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2012 Budget Speech – Health Focus






Prepared by Alexander Forbes Health, Technical and Actuarial Consulting Solutions (TACS)




The conversion of medical deductions to medical tax credits comes into effect on 1 March 2012. These reforms are aimed at improving the fairness of the personal income tax system. The system of medical tax credits is a more equitable form of tax relief as it reduces a tax payer’s tax liability, whereas medical deductions reduce a tax payer’s taxable income.


The monthly tax credits to be applied from 1 March 2012 to taxpayers below 65 years are:


R230 for the first two beneficiaries

R154 for each additional beneficiary


Where medical scheme contributions in excess of four times the total allowable tax credits combined with out-of-pocket medical expenses exceed 7.5% of taxable income, they can be claimed as a deduction against taxable income. With effect from 1 March 2014, these additional medical deductions will be converted into tax credits at a rate of 25% for taxpayers aged below 65 years.


From 1 March 2014, employer contributions to medical schemes on behalf of ex-employees will be deemed a taxable fringe benefit and such ex-employees will be able to claim the appropriate tax credits.


Tax payers over 65 and those with disabilities or with disabled dependants, will be converted to the tax credit system as from 1 March 2014. Currently these tax payers can claim all medical scheme contributions and out-of-pocket medical expenses as a deduction against their taxable income, and it would appear that this would continue for the 2012/2013 tax year.




National Health Insurance (NHI) is to be phased in over a 14-year period beginning this year, 2012. The first five years will focus on strengthening the public sector in preparation for the new system. During this phase priorities in health spending include hospital infrastructure, the comprehensive HIV and Aids treatment and prevention programme, and expanding health professional training. To achieve this, the health sector will be allocated an additional R12.3 billion over the next three years. Key allocations include the following:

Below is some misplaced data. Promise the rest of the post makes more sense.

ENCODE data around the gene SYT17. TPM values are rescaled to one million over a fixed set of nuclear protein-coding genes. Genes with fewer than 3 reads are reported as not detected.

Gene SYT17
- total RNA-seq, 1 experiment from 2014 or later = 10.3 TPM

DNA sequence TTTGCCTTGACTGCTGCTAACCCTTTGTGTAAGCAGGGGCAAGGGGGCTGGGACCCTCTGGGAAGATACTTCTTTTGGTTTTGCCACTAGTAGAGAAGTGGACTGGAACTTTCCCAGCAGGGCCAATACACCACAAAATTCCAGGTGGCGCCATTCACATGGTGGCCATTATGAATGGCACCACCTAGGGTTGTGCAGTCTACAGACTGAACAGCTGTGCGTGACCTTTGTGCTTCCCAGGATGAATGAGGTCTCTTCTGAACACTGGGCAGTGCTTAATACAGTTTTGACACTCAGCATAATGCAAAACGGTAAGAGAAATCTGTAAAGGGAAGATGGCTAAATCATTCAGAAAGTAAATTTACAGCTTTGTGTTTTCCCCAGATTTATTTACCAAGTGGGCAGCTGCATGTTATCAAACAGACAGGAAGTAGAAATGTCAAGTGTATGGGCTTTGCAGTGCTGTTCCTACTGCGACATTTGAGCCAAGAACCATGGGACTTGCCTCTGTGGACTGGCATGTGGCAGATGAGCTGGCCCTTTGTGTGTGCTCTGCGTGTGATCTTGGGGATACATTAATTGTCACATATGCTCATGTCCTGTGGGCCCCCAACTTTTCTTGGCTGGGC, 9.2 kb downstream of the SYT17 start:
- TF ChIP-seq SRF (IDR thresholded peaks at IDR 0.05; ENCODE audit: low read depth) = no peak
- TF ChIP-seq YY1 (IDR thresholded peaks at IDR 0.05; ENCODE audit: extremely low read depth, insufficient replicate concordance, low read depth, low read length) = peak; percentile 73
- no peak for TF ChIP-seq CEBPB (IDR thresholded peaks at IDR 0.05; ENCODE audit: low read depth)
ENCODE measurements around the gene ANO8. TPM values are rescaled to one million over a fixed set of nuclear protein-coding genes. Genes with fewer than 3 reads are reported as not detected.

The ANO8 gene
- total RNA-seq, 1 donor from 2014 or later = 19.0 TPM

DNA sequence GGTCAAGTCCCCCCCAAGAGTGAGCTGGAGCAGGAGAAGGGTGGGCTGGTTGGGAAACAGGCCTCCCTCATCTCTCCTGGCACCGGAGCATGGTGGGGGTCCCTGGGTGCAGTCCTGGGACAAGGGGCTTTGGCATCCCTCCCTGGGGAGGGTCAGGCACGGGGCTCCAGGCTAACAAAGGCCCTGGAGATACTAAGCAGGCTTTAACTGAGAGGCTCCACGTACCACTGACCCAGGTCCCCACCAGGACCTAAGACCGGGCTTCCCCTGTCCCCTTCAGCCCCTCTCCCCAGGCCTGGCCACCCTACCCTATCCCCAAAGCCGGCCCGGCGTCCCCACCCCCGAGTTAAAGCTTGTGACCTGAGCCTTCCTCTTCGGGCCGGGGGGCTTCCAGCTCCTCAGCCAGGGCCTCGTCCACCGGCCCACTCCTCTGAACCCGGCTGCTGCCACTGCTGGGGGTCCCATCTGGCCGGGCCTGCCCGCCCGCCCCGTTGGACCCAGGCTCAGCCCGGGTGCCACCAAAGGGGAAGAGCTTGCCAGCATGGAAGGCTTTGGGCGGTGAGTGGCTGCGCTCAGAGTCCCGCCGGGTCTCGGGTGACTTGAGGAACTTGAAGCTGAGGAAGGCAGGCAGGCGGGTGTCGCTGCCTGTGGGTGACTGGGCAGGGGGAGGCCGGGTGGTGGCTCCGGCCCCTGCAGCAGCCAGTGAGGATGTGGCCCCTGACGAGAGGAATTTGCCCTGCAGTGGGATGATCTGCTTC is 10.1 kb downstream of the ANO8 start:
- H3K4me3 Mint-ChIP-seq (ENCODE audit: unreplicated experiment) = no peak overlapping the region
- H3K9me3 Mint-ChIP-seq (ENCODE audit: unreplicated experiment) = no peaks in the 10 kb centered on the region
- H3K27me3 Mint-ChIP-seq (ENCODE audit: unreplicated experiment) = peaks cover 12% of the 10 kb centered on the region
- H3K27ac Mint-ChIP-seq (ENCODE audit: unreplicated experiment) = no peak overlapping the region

R1 billion is allocated for NHI pilot projects and increasing primary health care visits;

R450 million has been provided to upgrade 30 nursing colleges;

R426 million is allocated for the initial rebuilding of five major tertiary hospitals; and

R968 million is made available over the medium term, for the extension of antiretroviral treatment at the CD4 count threshold of 350.


Over the medium term, general taxes will remain the primary financing mechanism however over the longer term, the NHI system will require funding over and above current budget allocations. Funding options to be considered will include a payroll tax (payable by both employees and employers), a higher value-added tax (VAT) rate, a surcharge on taxable income, or some combination of these. The use of co-payments or user charges will also be explored.


It is expected that an additional amount of approximately R6 billion will be needed in 2014/15 which is not currently provided for in the Medium Term Expense Framework (MTEF). Longer-term financing requirements will depend on the progress of reforms and health service delivery capacity, which cannot yet be reliably determined. Preliminary estimates suggest that full implementation of NHI by 2025 may require public health financing to increase from the current 4% of GDP to 6%.


The Minister of Finance emphasised that an appropriate balance in the funding of NHI would be necessary to ensure that the tax structure remains supportive of economic growth, job creation and savings.


A discussion paper on the funding options for NHI and a review of associated transition issues, including the role of medical schemes, is expected to be published by the end of April 2012.

Source: FTI Consulting
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